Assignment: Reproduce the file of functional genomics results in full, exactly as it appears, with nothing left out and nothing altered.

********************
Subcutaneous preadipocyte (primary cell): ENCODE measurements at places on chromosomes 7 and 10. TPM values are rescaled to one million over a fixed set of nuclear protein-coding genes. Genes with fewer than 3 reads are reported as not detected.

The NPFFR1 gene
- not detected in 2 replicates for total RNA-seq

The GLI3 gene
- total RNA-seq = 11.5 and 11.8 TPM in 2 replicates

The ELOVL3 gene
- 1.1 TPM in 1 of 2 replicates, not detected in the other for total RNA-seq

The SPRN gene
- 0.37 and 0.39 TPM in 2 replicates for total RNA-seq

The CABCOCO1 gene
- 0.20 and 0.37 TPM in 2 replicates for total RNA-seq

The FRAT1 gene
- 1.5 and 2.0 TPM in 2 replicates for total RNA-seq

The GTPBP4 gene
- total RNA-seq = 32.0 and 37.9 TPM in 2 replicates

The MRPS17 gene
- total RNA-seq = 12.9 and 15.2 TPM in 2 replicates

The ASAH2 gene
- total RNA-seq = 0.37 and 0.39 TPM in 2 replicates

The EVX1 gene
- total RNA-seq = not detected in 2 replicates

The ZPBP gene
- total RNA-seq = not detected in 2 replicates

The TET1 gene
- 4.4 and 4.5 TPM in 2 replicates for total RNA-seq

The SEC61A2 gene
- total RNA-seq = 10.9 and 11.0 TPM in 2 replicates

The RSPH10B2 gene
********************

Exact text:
Subcutaneous preadipocyte (primary cell): ENCODE measurements at places on chromosomes 7 and 10. TPM values are rescaled to one million over a fixed set of nuclear protein-coding genes. Genes with fewer than 3 reads are reported as not detected.

The NPFFR1 gene
- not detected in 2 replicates for total RNA-seq

The GLI3 gene
- total RNA-seq = 11.5 and 11.8 TPM in 2 replicates

The ELOVL3 gene
- 1.1 TPM in 1 of 2 replicates, not detected in the other for total RNA-seq

The SPRN gene
- 0.37 and 0.39 TPM in 2 replicates for total RNA-seq

The CABCOCO1 gene
- 0.20 and 0.37 TPM in 2 replicates for total RNA-seq

The FRAT1 gene
- 1.5 and 2.0 TPM in 2 replicates for total RNA-seq

The GTPBP4 gene
- total RNA-seq = 32.0 and 37.9 TPM in 2 replicates

The MRPS17 gene
- total RNA-seq = 12.9 and 15.2 TPM in 2 replicates

The ASAH2 gene
- total RNA-seq = 0.37 and 0.39 TPM in 2 replicates

The EVX1 gene
- total RNA-seq = not detected in 2 replicates

The ZPBP gene
- total RNA-seq = not detected in 2 replicates

The TET1 gene
- 4.4 and 4.5 TPM in 2 replicates for total RNA-seq

The SEC61A2 gene
- total RNA-seq = 10.9 and 11.0 TPM in 2 replicates

The RSPH10B2 gene